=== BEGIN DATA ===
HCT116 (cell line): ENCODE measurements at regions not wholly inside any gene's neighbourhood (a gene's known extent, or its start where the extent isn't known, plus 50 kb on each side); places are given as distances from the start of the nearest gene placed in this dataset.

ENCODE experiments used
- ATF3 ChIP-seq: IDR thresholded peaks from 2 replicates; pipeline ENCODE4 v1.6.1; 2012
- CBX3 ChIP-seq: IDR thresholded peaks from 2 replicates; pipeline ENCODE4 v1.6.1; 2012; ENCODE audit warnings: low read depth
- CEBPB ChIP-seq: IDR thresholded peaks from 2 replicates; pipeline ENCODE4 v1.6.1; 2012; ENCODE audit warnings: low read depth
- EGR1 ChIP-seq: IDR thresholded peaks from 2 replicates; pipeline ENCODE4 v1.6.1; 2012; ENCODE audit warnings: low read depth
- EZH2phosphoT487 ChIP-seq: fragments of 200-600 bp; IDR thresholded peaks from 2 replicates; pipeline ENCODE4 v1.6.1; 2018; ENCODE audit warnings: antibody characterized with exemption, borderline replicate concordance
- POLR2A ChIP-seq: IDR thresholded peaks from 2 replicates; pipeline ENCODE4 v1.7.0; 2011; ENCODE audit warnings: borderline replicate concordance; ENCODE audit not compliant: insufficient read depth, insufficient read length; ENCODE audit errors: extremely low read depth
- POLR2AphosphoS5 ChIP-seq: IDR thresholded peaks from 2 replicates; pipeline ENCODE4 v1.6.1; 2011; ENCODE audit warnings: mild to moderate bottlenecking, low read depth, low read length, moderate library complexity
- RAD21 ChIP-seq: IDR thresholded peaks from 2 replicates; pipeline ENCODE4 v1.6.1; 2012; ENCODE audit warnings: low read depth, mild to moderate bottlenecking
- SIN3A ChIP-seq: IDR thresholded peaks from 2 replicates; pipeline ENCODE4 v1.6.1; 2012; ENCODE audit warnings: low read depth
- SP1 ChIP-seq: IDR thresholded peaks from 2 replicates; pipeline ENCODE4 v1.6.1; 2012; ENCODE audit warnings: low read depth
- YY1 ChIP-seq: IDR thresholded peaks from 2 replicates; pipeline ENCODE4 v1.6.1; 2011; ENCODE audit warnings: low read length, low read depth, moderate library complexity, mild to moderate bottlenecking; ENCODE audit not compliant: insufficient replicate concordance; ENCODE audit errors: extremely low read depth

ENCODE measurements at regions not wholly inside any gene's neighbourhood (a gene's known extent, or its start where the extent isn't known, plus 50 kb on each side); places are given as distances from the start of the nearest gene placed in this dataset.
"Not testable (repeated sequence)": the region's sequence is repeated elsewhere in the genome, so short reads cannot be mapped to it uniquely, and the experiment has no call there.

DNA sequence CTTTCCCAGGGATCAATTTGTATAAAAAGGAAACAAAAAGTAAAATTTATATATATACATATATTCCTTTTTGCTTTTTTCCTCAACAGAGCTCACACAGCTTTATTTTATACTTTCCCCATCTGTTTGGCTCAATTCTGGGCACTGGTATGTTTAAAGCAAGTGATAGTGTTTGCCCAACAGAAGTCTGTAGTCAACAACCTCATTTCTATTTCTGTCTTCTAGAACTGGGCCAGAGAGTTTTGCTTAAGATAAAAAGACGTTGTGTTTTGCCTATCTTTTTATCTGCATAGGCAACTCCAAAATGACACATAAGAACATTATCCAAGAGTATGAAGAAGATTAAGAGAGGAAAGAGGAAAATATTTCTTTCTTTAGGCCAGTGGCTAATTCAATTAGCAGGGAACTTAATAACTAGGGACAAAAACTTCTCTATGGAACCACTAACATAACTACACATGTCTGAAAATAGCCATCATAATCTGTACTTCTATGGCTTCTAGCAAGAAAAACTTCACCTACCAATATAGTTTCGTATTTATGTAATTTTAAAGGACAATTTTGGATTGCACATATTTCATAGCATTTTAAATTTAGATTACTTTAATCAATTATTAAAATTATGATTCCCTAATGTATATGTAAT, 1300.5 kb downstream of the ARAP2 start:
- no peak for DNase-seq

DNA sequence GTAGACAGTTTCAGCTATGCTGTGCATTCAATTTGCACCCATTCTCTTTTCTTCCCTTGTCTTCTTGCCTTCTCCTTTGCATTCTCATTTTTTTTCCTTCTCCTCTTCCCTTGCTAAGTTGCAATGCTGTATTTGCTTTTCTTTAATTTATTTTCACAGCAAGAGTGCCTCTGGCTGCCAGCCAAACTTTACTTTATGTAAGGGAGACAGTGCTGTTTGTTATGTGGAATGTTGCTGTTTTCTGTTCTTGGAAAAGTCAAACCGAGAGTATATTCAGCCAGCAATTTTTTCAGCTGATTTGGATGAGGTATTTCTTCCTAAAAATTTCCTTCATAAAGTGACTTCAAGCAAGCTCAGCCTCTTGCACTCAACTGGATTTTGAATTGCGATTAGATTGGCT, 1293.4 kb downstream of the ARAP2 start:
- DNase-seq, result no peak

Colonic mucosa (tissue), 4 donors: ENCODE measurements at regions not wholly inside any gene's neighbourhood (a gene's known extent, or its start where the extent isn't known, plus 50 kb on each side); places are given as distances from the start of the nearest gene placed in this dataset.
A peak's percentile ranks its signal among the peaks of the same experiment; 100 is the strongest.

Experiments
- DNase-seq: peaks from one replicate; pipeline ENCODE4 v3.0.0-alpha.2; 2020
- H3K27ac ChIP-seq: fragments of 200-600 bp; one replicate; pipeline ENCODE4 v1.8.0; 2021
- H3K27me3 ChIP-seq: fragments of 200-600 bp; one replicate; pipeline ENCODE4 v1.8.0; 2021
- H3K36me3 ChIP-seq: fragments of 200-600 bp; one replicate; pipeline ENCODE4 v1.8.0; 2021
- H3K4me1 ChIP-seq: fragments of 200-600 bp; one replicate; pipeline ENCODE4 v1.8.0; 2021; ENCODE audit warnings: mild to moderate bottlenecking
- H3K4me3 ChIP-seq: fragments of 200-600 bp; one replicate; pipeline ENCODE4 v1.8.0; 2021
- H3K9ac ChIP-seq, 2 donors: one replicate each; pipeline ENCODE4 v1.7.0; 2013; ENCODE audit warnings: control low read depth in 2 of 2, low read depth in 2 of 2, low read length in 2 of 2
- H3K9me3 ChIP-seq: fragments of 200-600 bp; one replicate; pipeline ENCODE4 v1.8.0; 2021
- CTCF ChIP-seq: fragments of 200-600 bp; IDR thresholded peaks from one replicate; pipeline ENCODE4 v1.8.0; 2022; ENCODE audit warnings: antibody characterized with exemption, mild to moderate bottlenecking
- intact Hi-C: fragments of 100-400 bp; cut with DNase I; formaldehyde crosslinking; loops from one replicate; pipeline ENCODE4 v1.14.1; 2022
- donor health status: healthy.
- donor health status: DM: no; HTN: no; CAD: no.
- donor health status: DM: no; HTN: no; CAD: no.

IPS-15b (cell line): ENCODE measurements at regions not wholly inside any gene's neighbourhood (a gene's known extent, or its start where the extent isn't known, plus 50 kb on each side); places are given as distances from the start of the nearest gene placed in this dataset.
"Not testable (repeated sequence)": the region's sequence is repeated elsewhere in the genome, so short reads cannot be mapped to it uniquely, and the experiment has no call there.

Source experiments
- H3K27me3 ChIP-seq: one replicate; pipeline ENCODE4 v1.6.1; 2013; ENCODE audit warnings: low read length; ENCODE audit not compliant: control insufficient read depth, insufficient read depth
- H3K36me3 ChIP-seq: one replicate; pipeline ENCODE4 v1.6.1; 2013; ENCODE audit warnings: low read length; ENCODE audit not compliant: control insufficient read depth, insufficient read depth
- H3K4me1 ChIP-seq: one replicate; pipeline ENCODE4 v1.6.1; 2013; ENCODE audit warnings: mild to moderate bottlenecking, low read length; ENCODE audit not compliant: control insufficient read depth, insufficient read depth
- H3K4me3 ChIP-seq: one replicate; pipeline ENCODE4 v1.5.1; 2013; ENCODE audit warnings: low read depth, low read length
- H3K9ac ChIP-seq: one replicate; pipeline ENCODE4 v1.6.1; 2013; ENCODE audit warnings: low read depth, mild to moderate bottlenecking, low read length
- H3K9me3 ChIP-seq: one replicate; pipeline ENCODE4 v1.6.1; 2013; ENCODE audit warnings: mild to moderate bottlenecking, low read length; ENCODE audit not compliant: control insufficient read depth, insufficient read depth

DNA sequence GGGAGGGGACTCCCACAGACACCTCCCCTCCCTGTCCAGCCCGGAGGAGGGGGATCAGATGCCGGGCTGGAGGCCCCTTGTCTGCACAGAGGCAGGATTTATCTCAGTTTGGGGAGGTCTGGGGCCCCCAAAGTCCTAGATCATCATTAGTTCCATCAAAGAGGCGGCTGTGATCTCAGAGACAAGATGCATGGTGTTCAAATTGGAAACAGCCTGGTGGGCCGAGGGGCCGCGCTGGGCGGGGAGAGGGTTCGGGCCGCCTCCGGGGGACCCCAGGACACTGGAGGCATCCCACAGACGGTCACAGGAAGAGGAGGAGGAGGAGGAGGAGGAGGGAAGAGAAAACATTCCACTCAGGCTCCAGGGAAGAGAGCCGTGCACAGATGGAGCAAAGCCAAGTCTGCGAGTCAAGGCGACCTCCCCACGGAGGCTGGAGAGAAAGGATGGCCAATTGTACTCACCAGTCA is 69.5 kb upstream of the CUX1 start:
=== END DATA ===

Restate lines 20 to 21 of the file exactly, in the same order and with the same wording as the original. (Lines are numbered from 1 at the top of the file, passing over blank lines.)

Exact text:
Colonic mucosa (tissue), 4 donors: ENCODE measurements at regions not wholly inside any gene's neighbourhood (a gene's known extent, or its start where the extent isn't known, plus 50 kb on each side); places are given as distances from the start of the nearest gene placed in this dataset.
A peak's percentile ranks its signal among the peaks of the same experiment; 100 is the strongest.